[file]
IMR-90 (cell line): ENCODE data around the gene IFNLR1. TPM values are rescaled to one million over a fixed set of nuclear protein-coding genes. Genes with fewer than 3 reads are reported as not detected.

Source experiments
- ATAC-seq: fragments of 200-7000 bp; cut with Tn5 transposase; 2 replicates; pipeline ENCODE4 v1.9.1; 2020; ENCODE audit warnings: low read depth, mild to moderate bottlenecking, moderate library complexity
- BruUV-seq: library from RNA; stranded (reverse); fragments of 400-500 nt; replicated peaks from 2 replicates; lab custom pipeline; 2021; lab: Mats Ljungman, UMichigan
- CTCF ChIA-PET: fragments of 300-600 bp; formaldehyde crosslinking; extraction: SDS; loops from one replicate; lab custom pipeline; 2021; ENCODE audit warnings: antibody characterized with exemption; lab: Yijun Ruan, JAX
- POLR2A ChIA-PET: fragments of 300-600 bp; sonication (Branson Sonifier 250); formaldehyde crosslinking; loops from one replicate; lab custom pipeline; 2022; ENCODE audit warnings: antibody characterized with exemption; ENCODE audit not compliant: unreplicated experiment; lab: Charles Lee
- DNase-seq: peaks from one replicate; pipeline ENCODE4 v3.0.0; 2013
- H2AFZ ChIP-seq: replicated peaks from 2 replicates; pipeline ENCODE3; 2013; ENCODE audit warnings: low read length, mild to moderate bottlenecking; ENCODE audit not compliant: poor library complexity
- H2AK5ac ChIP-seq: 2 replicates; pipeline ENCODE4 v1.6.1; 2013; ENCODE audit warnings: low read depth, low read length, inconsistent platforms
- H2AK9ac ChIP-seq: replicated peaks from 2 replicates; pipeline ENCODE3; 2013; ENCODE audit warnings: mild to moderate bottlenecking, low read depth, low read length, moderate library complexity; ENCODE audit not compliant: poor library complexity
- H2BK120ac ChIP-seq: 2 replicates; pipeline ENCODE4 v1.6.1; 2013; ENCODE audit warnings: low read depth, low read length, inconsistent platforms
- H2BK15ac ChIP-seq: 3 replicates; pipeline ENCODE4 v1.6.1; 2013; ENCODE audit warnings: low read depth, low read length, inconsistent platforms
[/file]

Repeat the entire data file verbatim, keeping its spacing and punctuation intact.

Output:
IMR-90 (cell line): ENCODE data around the gene IFNLR1. TPM values are rescaled to one million over a fixed set of nuclear protein-coding genes. Genes with fewer than 3 reads are reported as not detected.

Source experiments
- ATAC-seq: fragments of 200-7000 bp; cut with Tn5 transposase; 2 replicates; pipeline ENCODE4 v1.9.1; 2020; ENCODE audit warnings: low read depth, mild to moderate bottlenecking, moderate library complexity
- BruUV-seq: library from RNA; stranded (reverse); fragments of 400-500 nt; replicated peaks from 2 replicates; lab custom pipeline; 2021; lab: Mats Ljungman, UMichigan
- CTCF ChIA-PET: fragments of 300-600 bp; formaldehyde crosslinking; extraction: SDS; loops from one replicate; lab custom pipeline; 2021; ENCODE audit warnings: antibody characterized with exemption; lab: Yijun Ruan, JAX
- POLR2A ChIA-PET: fragments of 300-600 bp; sonication (Branson Sonifier 250); formaldehyde crosslinking; loops from one replicate; lab custom pipeline; 2022; ENCODE audit warnings: antibody characterized with exemption; ENCODE audit not compliant: unreplicated experiment; lab: Charles Lee
- DNase-seq: peaks from one replicate; pipeline ENCODE4 v3.0.0; 2013
- H2AFZ ChIP-seq: replicated peaks from 2 replicates; pipeline ENCODE3; 2013; ENCODE audit warnings: low read length, mild to moderate bottlenecking; ENCODE audit not compliant: poor library complexity
- H2AK5ac ChIP-seq: 2 replicates; pipeline ENCODE4 v1.6.1; 2013; ENCODE audit warnings: low read depth, low read length, inconsistent platforms
- H2AK9ac ChIP-seq: replicated peaks from 2 replicates; pipeline ENCODE3; 2013; ENCODE audit warnings: mild to moderate bottlenecking, low read depth, low read length, moderate library complexity; ENCODE audit not compliant: poor library complexity
- H2BK120ac ChIP-seq: 2 replicates; pipeline ENCODE4 v1.6.1; 2013; ENCODE audit warnings: low read depth, low read length, inconsistent platforms
- H2BK15ac ChIP-seq: 3 replicates; pipeline ENCODE4 v1.6.1; 2013; ENCODE audit warnings: low read depth, low read length, inconsistent platforms